Location: Crop Genetics Research2013 Annual Report
1a. Objectives (from AD-416):
Develop management practices for pest control in cotton. Evaluate and develop elite cotton germplasm for yield, quality and pest resistance. Develop improved agronomic practices for cotton production in an environment of changing technology.
1b. Approach (from AD-416):
Determine response of pests to available control practices. Evaluate response of cotton to management practices such as planting date, fertility practices and plant growth control. Measure pest response to application of control measures. Develop elite cotton germplasm and measure response in state yield tests. Transfer genes for resistance to diseases, insects and nematode into Delta-type cotton using traditional and molecular-assisted practices. Test alternative means to control pests with tolerance to normal control practices.
3. Progress Report:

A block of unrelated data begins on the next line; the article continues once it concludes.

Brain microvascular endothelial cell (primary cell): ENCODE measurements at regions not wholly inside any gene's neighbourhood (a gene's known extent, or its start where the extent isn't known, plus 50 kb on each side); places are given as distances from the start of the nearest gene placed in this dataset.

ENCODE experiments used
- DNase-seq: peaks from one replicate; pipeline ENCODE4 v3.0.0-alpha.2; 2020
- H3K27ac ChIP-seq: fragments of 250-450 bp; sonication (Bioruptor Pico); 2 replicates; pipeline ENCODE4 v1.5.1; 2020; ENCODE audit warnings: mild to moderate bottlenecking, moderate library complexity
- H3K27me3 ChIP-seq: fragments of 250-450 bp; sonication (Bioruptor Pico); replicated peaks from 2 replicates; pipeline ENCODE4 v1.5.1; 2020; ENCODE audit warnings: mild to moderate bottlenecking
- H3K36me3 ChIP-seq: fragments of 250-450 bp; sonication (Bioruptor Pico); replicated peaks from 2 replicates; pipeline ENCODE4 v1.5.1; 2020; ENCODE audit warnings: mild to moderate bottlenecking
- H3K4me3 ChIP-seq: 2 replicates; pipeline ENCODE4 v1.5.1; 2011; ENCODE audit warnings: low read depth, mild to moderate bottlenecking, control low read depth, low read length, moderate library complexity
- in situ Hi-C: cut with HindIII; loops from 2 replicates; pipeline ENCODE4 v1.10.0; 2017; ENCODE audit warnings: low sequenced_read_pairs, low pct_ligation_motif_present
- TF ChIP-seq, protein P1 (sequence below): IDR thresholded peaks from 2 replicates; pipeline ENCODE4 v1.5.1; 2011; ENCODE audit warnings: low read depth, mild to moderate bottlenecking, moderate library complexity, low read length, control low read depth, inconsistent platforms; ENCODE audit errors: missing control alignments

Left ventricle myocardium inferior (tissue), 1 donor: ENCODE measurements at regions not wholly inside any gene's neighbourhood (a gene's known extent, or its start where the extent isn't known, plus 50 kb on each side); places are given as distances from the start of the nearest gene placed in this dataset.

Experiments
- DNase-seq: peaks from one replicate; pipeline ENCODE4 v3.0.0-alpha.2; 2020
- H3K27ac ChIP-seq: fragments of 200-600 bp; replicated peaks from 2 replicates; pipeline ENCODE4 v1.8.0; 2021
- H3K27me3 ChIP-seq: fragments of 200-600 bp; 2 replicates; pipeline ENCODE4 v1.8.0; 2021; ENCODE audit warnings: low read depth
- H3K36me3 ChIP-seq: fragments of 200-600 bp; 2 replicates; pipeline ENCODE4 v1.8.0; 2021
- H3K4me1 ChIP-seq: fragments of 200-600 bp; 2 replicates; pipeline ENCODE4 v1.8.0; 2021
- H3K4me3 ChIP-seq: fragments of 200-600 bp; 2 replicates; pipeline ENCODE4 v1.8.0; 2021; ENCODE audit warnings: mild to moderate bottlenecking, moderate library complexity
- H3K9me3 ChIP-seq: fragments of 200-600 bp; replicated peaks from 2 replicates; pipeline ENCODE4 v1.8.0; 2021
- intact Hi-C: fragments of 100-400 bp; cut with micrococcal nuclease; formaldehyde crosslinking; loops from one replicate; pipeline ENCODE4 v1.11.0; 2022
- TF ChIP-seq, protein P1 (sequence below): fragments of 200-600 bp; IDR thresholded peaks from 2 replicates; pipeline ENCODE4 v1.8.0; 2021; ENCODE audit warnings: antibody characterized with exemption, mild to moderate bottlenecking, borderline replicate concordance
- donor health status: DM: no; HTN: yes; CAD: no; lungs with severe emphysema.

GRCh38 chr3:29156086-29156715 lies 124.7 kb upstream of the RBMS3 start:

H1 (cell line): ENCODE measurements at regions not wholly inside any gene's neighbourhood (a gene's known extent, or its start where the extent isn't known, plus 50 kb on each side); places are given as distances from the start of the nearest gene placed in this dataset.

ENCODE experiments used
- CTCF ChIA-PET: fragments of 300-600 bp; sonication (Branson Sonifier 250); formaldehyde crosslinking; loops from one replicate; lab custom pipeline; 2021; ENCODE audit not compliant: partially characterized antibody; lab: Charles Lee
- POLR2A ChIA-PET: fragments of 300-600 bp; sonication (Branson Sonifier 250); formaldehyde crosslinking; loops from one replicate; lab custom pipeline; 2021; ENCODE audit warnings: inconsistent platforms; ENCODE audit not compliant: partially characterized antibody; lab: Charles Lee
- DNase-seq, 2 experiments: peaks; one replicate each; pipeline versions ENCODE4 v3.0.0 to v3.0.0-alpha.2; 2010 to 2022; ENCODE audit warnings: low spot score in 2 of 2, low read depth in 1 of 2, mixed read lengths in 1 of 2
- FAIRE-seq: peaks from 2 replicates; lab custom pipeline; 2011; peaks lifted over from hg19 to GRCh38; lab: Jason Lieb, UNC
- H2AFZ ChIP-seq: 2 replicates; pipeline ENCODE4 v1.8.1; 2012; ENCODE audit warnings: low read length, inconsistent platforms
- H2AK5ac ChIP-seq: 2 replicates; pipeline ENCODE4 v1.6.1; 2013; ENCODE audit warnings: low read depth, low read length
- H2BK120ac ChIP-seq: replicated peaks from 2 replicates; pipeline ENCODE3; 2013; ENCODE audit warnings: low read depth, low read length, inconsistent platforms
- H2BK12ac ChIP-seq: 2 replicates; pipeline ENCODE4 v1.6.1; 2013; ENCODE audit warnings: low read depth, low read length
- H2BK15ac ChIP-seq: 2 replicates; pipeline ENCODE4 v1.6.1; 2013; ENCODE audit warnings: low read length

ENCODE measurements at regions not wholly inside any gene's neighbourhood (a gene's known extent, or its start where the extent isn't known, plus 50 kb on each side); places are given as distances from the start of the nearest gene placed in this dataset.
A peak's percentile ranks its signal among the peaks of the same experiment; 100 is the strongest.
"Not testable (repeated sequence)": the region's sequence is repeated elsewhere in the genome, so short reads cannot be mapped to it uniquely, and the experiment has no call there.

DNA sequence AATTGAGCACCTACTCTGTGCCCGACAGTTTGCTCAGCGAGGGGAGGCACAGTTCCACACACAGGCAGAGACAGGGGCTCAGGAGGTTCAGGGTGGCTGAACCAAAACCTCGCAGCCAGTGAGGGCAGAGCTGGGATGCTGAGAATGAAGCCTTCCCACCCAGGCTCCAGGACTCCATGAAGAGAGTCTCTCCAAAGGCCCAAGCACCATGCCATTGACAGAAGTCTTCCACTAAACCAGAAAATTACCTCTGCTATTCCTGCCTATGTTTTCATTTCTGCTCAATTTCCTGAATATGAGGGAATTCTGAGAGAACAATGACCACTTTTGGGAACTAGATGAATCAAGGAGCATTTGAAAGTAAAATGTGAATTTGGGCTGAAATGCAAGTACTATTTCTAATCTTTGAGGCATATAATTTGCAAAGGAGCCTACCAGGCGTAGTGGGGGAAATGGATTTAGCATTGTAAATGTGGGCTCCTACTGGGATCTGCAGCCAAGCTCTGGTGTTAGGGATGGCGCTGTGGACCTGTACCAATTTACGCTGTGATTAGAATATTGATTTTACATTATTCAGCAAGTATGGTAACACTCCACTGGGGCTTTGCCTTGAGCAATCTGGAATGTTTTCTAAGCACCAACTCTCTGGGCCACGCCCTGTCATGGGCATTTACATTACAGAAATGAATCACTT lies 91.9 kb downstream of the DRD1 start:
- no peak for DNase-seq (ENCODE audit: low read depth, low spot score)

Subobjective: Identifying the impact of bacterial blight on cotton lint yield: Bacterial blight (angular leaf spot) of cotton, caused by Xanthomonas citri subsp. malvacearum (Xcm), can be a devastating foliar disease. The seedborne nature of the disease is the primary reason for widespread adoption of acid-delinted seed. In general, Xcm can cause seedling blight, leaf spot, lesions on stems, petioles, and bolls. In severe cases, bacterial blight in susceptible varieties results in defoliation, a reduction in plant height, and subsequent yield loss on the order of 20-25%. Poor fiber quality and excessive yield reductions can be the result of elongated periods of environmentally conducive conditions. During 2011 and 2012, a bacterial blight epidemic was identified throughout Mississippi (MS). Many of the fields with excessive infection had not recently been in cotton production or had never produced cotton. Based on the available literature, the primary source of the bacterium is from infested seed. However, numerous methods of secondary infection can occur once a point source exists within a given field. The majority of the commercially available cotton varieties are susceptible to the bacterium. Field-level bacterial blight inoculation trials of commercially available varieties have been conducted for the past six years in Stoneville, MS. However, in an attempt to further our knowledge regarding the pathosystem, yield and cotton quality variables in addition to disease ratings were considered important. The main objective of the project was to determine the reaction of 22 commercially available cotton varieties to bacterial blight inoculation. Foliar rating observed 14 days after inoculation (in 2011) suggested approximately 5 of 22 varieties expressed some form of tolerance to Xcm. Specifically, DP 1133 B2RF, FM 1740B2F, FM 9058F, PHY 375 WRF, and ST 5288B2RF conferred tolerance. Foliar symptoms did not develop in 2012. Seed index was significantly influenced by the inoculation by variety interaction. In general averaged over varieties, seed from inoculated plants weighed 0.6 gram less in 2011 and 0.3 gram less in 2012 than seed from non-inoculated plots. Averaged across varieties, plots receiving inoculation with Xcm yielded approximately 26% less lint than non-inoculated plots, resulting in a 214 pounds/acre lint yield decrease in 2011. However, the reduction in 2012, without the development of observable bacterial blight symptoms translated into 29 pounds lint/acre reduction or a 3% decrease. Fiber micronaire was also influenced by the main effect of inoculation. Micronaire was reduced by 0.19 or 4% when comparing inoculated versus non-inoculated varieties, respectively. Subobjective: Assess the efficacy of cultural and chemical management options to minimize losses to reniform nematode in Mississippi: A series of trials in different locations were conducted comparing the efficacy of seed treatment nematicide-insecticides to manage the reniform nematode. These trials are conducted under the protocol of the cotton Hi-Lo Vigor National Seedling Disease Trial. During 2012 the trial was planted as early as possible (April 12, 2012). The early planting time was included because of reports that early planting was a method for reducing nematode populations. Reniform nematode numbers were all above the threshold (1,000 per pint of soil) in all of the trials at planting. Approximate seeding rate was 4 seeds per foot and a randomized complete block was used that included four replications. Subobjective: Disease incidence by soil potash fertilization interactions: Year one trial results were variable, with little response to potash fertilization in all trials that were harvestable. Potash deficiency was observed in one trial conducted at the Delta Research and Experiment Station during 2012. The deficiency symptom occurred in the trial evaluating soil and foliar applied potash levels across varieties. The symptoms were sporadic and could not be determined to relate to any single treatment; however they were only observed in the DP 0912 variety. Soil test values for the research site suggested that a response to potash would more than likely not be expected. Disease incident did not appear to coincide with the late season potash deficiency in this trial. For trials evaluating potash fertilization across multiple varieties, the interaction of variety x fertilization strategy was non-significant. Similar to the interaction, the main effect of potash fertilization strategy was also non-significant. Only the main effect of cotton variety influenced final cotton yield in the trial. In general, the more aggressively growing, longer season varieties tended to have the greatest lint yields. More specifically, PHY499WRF and ST5458B2F produced similar and greater cotton lint yields when compared with DP0912B2RF. Soil test extractable potassium at the experimental location was 225 milligram/kilogram which is in the range were a response to potash would be marginal to none based on older correlation data. However late season potash deficiency was observed in the trial. Reasons for the reduced yield in the variety that showed visual symptoms for potash deficiency may not be due to a classical soil deficiency, since adequate potash levels were reported for the soil and no yield increases were observed from potash application for any treatment combination. Disease incidence was also deemed to be minimal. For 2013, more frequent disease ratings will be taken to determine the yield limiting factor in the specific micro environment, when late season potash deficiency appears and leads to early cutout and misshaped bolls.